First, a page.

Each country’s laws are different when it comes to data. Germany has very restrictive data laws and there is a culture of data protection. The offshore leaks data doesn’t contain any sensitive information: it contains the names and addresses of companies and their representatives. Any sensitive information, such as passport numbers or bank account numbers have been eliminated and we have done this ourselves. What is left is basic information that is publicly available.
The offshore leaks data could only be processed with the help of computer scientists and programmers. Do journalists need to be more open to the world of programming?
You can’t force journalists to be interested. Essentially it’s about their attitudes – journalists who are genuinely interested can gradually develop their own knowledge. What is necessary in today’s world though is that media organizations have at least one developer for every 10 journalists. Organizations which don’t do this won’t be able to keep up with other sites.
There is a very vibrant development community worldwide. Aren’t they a good source for editors?
It is a very good source. We reporters need to have more contact with this other world which is usually very separated from journalism. But the collaboration of journalists and programmers can create incredible things and there are many initiatives that are trying to promote these collaborations. Hacks and Hackers is working extremely well at connecting journalists, designers, and programmers in one spot.
But are enough journalists really prepared to work with developers or programmers?
Not every journalist wants to do this. You have to work with those reporters who really want a collaboration. The first step is to stop being scared of the subject matter. Many journalists are simply intimidated by such things. The developers who work with me often talk about concepts that I don’t understand and then I ask them to explain. That’s part of teamwork. It’s not about getting journalists to become programmers and in my opinion, that’s not the right path either.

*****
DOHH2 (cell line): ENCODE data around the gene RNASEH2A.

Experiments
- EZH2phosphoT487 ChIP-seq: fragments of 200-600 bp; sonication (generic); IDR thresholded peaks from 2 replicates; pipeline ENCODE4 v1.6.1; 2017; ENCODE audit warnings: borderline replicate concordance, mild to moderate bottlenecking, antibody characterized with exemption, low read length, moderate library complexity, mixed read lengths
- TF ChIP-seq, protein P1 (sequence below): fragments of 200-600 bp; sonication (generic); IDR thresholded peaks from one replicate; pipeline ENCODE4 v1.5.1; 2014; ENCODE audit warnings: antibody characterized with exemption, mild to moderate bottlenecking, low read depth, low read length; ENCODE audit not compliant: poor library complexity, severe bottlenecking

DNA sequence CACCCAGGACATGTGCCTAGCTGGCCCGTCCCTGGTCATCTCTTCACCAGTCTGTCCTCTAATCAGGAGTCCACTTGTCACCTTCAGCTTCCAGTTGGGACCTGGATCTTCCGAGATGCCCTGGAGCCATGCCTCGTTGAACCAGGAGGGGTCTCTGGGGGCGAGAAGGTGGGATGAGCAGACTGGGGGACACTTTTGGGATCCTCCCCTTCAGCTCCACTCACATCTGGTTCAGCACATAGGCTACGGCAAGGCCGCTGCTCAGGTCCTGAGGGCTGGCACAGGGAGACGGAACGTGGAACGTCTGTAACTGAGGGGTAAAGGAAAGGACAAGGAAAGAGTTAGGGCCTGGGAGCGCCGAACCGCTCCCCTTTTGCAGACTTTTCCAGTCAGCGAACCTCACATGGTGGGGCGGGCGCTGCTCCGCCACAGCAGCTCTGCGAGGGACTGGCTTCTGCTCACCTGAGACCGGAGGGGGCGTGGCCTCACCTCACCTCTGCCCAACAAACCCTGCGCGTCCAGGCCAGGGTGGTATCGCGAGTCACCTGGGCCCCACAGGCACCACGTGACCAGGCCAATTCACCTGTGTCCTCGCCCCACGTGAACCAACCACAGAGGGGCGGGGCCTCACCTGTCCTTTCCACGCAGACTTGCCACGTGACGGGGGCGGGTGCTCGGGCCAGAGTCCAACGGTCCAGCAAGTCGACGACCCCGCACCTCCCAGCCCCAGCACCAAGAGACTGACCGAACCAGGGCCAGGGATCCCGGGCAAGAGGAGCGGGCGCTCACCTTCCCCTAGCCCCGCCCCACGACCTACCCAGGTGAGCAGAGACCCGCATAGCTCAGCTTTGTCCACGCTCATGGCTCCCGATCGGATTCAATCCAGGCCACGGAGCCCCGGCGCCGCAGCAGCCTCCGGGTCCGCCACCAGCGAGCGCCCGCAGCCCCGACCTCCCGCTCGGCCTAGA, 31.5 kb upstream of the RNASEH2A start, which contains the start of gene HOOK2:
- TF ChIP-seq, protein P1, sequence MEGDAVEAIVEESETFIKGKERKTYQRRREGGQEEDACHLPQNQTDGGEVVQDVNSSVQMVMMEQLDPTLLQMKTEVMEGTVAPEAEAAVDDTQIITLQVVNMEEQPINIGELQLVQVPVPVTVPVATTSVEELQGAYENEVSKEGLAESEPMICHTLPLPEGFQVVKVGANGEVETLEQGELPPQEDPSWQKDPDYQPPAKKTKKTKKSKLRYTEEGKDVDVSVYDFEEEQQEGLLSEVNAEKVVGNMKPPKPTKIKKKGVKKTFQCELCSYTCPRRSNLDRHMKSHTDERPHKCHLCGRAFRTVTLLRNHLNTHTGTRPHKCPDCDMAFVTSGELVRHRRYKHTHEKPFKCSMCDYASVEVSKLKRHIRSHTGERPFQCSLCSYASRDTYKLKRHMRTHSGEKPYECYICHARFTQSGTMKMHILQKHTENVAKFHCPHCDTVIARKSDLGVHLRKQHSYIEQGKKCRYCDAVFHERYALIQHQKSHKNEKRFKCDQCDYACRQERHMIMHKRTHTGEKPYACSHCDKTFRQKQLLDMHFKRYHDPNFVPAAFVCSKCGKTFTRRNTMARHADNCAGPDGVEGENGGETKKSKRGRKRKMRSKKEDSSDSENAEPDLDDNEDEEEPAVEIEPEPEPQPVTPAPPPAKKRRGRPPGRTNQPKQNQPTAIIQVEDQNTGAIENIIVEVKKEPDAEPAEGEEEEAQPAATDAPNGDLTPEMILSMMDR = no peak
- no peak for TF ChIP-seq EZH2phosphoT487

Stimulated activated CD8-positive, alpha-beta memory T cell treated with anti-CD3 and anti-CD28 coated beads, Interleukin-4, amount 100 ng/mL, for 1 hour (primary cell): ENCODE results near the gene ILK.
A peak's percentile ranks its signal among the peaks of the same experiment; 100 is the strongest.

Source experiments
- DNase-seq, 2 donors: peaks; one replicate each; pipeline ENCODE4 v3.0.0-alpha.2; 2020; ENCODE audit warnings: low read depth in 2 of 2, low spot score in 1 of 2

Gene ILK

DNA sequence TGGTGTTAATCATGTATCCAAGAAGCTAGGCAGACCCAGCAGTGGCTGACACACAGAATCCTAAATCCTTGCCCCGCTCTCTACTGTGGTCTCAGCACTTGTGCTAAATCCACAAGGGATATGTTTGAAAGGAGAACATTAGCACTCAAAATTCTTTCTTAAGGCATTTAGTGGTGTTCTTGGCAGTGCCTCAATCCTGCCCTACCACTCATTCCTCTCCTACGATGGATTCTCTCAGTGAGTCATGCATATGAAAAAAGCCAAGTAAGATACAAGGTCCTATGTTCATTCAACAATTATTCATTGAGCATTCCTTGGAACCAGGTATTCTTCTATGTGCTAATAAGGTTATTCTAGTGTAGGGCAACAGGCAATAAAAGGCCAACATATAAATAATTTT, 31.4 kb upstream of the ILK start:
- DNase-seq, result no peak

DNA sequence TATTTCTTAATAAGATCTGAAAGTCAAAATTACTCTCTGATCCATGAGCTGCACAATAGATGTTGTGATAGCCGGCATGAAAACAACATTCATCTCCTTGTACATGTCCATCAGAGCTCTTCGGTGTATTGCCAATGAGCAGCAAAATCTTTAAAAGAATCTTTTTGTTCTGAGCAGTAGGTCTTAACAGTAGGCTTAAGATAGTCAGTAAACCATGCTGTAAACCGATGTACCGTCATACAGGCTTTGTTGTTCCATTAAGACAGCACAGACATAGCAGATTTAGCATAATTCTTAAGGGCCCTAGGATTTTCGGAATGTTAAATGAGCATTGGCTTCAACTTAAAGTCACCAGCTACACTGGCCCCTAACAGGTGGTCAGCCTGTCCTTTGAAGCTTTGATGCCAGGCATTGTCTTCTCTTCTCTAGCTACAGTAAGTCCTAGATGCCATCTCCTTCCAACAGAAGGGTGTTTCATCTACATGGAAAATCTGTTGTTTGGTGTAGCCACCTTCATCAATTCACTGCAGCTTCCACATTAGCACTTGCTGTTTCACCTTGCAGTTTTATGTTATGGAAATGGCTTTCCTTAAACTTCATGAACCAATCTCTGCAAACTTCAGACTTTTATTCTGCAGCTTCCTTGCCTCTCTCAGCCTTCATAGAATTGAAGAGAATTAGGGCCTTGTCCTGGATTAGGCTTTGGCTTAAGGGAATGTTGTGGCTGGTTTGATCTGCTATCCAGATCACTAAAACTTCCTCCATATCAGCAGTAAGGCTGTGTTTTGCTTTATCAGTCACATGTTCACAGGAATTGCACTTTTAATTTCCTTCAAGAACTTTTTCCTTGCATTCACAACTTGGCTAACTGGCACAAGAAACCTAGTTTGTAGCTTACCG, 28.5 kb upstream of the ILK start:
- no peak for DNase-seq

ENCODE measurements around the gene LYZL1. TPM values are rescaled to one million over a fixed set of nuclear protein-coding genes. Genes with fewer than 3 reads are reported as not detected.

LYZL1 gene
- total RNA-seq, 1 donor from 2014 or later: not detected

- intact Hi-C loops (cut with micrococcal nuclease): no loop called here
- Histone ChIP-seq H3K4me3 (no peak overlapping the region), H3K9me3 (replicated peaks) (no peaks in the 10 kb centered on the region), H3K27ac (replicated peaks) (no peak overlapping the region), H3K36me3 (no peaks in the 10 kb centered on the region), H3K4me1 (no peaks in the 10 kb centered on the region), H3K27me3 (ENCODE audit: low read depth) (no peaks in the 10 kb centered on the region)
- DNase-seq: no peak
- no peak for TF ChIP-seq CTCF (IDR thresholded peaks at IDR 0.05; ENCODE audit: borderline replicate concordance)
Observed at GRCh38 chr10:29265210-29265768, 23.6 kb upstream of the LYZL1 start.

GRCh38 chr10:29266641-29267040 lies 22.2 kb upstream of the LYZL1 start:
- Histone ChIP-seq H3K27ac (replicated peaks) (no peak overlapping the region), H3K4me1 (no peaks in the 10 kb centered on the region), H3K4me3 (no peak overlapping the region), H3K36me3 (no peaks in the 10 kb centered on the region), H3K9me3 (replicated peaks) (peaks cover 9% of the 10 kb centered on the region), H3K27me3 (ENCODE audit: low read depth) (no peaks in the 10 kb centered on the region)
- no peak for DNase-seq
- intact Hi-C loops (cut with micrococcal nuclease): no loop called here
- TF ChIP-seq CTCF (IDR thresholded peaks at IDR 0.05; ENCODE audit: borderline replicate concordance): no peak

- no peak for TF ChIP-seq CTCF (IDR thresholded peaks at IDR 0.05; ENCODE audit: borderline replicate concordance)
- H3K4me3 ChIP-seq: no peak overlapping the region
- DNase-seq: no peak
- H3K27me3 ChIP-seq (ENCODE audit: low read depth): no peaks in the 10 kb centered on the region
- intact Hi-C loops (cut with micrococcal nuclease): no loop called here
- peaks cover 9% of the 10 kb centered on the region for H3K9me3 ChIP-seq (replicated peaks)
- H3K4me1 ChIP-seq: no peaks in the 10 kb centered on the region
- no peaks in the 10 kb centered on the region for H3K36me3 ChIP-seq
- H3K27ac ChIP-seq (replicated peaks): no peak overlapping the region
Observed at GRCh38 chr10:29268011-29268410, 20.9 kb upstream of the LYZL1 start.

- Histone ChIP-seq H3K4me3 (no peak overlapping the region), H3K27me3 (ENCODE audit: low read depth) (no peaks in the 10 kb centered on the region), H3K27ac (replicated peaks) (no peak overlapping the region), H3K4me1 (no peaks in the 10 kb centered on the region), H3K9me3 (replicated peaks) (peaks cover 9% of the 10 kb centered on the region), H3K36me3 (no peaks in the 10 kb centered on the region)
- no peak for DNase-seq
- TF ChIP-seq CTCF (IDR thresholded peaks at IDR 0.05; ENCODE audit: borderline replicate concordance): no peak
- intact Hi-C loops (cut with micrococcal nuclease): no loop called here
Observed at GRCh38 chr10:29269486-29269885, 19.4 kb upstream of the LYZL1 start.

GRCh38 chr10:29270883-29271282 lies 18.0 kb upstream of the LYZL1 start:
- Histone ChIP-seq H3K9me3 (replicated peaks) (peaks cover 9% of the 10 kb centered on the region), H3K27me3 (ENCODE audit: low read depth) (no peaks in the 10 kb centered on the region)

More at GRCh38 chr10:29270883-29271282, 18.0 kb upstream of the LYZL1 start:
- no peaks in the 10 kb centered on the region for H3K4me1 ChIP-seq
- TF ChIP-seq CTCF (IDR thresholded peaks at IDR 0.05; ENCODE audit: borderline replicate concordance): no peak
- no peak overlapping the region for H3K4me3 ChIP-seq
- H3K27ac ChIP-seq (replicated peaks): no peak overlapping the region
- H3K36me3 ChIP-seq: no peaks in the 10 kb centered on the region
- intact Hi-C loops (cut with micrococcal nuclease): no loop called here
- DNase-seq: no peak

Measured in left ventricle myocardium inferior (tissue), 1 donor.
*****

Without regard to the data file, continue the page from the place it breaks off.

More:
Do you think your readers appreciate your paper’s data mining efforts?
The fascination lies in keeping it simple. I don’t believe in creating incredibly complex visualizations – people don’t want them. We always look for the simplest way to show the story we want to tell and we add download options for the few readers who might want to do their own calculations and create their own visualizations. This needs to be optional. But really, people are interested in being told a story. Do people want to navigate their way through a sea of data without any guidance? To be able to guide them, we reporters have to know how to analyze and filter out what is important. This is what journalists have to do in order to give people the information that interests them.
Listen to the complete Global Media Forum panel discussion about data journalism
Back in 2010, La Nacion’s investigative unit consisted of three journalists. Segnini decided to start experimenting with database analysis, scraping websites and collating information from publically available sources. She then brought in two computer developers to work on the investigative team. The unit has since uncovered several corruption scandals including cases leading to the imprisonment of two former Costa Rican presidents. You can follow the work of La Nacion’s investigative unit here (in Spanish).